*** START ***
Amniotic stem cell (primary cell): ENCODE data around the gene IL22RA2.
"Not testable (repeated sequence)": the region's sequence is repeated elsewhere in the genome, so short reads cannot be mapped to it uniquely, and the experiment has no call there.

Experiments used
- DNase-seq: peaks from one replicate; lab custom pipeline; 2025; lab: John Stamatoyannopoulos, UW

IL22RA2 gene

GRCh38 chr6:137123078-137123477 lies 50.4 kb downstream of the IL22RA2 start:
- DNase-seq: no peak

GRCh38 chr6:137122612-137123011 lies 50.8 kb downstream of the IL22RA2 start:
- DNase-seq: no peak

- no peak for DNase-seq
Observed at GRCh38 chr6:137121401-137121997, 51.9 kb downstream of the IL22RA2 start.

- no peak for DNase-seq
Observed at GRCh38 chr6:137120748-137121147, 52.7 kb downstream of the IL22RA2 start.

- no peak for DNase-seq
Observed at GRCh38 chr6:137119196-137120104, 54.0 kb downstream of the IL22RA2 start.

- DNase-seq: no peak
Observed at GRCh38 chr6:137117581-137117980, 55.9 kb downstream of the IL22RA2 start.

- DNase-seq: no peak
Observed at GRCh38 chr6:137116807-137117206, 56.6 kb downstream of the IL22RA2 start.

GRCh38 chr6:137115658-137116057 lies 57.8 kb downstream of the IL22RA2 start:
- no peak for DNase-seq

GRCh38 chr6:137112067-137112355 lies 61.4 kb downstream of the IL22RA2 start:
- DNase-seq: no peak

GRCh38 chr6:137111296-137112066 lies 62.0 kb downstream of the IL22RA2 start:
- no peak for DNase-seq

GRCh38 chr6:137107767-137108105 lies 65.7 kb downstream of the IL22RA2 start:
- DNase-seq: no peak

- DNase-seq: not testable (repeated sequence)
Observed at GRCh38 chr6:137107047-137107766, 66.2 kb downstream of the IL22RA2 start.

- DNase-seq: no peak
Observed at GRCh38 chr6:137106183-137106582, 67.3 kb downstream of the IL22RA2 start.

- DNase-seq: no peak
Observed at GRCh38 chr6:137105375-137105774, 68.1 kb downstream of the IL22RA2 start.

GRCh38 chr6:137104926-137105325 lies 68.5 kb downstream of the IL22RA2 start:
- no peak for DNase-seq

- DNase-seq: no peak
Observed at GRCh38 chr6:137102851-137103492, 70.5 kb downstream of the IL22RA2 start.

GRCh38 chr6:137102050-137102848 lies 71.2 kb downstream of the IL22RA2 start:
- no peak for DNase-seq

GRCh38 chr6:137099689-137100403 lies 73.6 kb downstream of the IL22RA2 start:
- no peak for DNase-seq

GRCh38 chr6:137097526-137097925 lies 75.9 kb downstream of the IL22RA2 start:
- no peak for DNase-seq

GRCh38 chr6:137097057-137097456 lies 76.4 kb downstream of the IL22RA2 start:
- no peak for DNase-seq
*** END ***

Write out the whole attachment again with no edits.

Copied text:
Amniotic stem cell (primary cell): ENCODE data around the gene IL22RA2.
"Not testable (repeated sequence)": the region's sequence is repeated elsewhere in the genome, so short reads cannot be mapped to it uniquely, and the experiment has no call there.

Experiments used
- DNase-seq: peaks from one replicate; lab custom pipeline; 2025; lab: John Stamatoyannopoulos, UW

IL22RA2 gene

GRCh38 chr6:137123078-137123477 lies 50.4 kb downstream of the IL22RA2 start:
- DNase-seq: no peak

GRCh38 chr6:137122612-137123011 lies 50.8 kb downstream of the IL22RA2 start:
- DNase-seq: no peak

- no peak for DNase-seq
Observed at GRCh38 chr6:137121401-137121997, 51.9 kb downstream of the IL22RA2 start.

- no peak for DNase-seq
Observed at GRCh38 chr6:137120748-137121147, 52.7 kb downstream of the IL22RA2 start.

- no peak for DNase-seq
Observed at GRCh38 chr6:137119196-137120104, 54.0 kb downstream of the IL22RA2 start.

- DNase-seq: no peak
Observed at GRCh38 chr6:137117581-137117980, 55.9 kb downstream of the IL22RA2 start.

- DNase-seq: no peak
Observed at GRCh38 chr6:137116807-137117206, 56.6 kb downstream of the IL22RA2 start.

GRCh38 chr6:137115658-137116057 lies 57.8 kb downstream of the IL22RA2 start:
- no peak for DNase-seq

GRCh38 chr6:137112067-137112355 lies 61.4 kb downstream of the IL22RA2 start:
- DNase-seq: no peak

GRCh38 chr6:137111296-137112066 lies 62.0 kb downstream of the IL22RA2 start:
- no peak for DNase-seq

GRCh38 chr6:137107767-137108105 lies 65.7 kb downstream of the IL22RA2 start:
- DNase-seq: no peak

- DNase-seq: not testable (repeated sequence)
Observed at GRCh38 chr6:137107047-137107766, 66.2 kb downstream of the IL22RA2 start.

- DNase-seq: no peak
Observed at GRCh38 chr6:137106183-137106582, 67.3 kb downstream of the IL22RA2 start.

- DNase-seq: no peak
Observed at GRCh38 chr6:137105375-137105774, 68.1 kb downstream of the IL22RA2 start.

GRCh38 chr6:137104926-137105325 lies 68.5 kb downstream of the IL22RA2 start:
- no peak for DNase-seq

- DNase-seq: no peak
Observed at GRCh38 chr6:137102851-137103492, 70.5 kb downstream of the IL22RA2 start.

GRCh38 chr6:137102050-137102848 lies 71.2 kb downstream of the IL22RA2 start:
- no peak for DNase-seq

GRCh38 chr6:137099689-137100403 lies 73.6 kb downstream of the IL22RA2 start:
- no peak for DNase-seq

GRCh38 chr6:137097526-137097925 lies 75.9 kb downstream of the IL22RA2 start:
- no peak for DNase-seq

GRCh38 chr6:137097057-137097456 lies 76.4 kb downstream of the IL22RA2 start:
- no peak for DNase-seq